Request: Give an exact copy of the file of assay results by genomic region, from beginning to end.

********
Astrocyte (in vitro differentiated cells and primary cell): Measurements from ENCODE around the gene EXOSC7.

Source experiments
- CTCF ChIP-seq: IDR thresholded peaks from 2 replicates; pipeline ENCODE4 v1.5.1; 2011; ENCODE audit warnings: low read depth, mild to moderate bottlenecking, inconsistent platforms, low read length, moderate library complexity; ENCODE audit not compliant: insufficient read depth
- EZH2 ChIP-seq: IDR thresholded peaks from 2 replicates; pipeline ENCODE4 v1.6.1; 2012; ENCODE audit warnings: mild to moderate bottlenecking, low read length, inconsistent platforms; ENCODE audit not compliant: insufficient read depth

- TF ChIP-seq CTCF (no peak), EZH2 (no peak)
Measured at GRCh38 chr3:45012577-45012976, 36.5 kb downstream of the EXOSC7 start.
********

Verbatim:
Astrocyte (in vitro differentiated cells and primary cell): Measurements from ENCODE around the gene EXOSC7.

Source experiments
- CTCF ChIP-seq: IDR thresholded peaks from 2 replicates; pipeline ENCODE4 v1.5.1; 2011; ENCODE audit warnings: low read depth, mild to moderate bottlenecking, inconsistent platforms, low read length, moderate library complexity; ENCODE audit not compliant: insufficient read depth
- EZH2 ChIP-seq: IDR thresholded peaks from 2 replicates; pipeline ENCODE4 v1.6.1; 2012; ENCODE audit warnings: mild to moderate bottlenecking, low read length, inconsistent platforms; ENCODE audit not compliant: insufficient read depth

- TF ChIP-seq CTCF (no peak), EZH2 (no peak)
Measured at GRCh38 chr3:45012577-45012976, 36.5 kb downstream of the EXOSC7 start.